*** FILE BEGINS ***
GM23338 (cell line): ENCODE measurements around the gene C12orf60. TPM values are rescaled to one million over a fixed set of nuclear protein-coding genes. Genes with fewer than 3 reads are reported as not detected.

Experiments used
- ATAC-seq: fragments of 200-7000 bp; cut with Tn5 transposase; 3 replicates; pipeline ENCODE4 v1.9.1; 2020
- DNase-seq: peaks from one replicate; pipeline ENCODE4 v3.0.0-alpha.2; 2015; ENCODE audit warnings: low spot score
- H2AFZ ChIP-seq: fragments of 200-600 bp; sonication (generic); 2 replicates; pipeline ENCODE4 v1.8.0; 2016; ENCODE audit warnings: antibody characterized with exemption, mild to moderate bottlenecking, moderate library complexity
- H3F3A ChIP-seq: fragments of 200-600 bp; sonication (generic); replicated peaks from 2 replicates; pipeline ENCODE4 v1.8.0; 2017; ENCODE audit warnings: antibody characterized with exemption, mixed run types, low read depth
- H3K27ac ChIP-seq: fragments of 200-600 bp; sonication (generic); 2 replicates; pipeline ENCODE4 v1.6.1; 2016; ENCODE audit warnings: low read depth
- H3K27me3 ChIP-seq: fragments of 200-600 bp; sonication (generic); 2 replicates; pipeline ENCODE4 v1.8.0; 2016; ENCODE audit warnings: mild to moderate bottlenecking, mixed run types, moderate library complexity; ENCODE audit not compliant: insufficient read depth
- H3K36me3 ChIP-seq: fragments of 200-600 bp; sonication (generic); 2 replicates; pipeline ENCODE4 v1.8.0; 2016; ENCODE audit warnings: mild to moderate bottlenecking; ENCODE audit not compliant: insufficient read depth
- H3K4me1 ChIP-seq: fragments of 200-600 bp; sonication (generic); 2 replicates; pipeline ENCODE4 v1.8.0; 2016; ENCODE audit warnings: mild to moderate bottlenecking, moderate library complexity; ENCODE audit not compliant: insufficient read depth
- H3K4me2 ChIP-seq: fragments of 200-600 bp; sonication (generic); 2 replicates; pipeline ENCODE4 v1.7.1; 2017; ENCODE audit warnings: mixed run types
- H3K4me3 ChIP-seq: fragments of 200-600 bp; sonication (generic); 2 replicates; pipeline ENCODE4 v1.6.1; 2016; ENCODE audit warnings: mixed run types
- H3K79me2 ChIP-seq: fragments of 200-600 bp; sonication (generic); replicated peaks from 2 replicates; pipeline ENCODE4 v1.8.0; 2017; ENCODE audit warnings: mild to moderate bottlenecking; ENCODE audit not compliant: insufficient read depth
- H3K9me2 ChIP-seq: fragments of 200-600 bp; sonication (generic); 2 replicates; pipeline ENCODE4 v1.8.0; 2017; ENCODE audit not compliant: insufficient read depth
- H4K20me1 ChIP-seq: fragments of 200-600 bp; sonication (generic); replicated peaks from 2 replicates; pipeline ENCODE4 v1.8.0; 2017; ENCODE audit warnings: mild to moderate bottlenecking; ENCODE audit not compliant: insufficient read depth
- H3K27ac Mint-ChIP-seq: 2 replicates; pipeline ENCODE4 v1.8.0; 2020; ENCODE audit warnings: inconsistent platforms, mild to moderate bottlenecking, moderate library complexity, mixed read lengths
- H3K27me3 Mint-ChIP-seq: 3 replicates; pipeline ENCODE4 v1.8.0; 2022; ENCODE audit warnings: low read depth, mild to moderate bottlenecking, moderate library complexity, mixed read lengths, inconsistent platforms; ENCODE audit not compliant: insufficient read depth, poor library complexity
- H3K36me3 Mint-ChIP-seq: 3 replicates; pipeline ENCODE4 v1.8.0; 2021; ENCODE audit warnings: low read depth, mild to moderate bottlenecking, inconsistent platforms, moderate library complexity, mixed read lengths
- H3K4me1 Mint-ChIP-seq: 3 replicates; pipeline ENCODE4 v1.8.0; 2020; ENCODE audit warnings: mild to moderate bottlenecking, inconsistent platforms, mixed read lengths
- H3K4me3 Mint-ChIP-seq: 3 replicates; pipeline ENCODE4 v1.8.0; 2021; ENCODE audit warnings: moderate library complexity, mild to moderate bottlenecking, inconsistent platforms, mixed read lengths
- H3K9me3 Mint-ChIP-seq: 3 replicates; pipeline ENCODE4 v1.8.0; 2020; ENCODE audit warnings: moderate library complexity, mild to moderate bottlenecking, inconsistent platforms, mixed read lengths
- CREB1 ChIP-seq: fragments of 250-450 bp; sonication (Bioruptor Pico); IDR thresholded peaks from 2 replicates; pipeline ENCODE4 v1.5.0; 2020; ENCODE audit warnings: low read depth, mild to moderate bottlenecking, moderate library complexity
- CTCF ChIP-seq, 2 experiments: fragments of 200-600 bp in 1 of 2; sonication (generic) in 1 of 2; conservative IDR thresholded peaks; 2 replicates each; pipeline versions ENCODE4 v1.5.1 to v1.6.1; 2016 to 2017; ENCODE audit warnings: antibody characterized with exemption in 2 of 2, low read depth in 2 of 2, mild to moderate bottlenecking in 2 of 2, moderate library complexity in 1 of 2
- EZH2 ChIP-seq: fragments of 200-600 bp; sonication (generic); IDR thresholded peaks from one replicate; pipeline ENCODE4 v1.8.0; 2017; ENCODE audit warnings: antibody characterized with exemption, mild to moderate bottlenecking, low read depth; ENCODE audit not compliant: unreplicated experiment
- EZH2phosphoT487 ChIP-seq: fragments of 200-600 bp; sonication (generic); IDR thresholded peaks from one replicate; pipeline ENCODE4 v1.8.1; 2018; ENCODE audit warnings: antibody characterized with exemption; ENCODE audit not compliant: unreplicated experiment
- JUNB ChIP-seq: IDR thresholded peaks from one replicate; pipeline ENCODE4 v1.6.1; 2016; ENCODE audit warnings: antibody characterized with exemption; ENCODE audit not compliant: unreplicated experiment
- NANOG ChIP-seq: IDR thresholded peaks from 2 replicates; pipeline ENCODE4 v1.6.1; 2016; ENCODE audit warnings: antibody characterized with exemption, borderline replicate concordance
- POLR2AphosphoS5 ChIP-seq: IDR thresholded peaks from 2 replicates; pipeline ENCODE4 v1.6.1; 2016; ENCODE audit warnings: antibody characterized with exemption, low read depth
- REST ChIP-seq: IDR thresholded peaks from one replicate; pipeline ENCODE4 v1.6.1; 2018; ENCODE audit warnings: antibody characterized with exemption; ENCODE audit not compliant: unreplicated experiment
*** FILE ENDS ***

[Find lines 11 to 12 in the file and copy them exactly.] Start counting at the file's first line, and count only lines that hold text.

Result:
- H3K4me2 ChIP-seq: fragments of 200-600 bp; sonication (generic); 2 replicates; pipeline ENCODE4 v1.7.1; 2017; ENCODE audit warnings: mixed run types
- H3K4me3 ChIP-seq: fragments of 200-600 bp; sonication (generic); 2 replicates; pipeline ENCODE4 v1.6.1; 2016; ENCODE audit warnings: mixed run types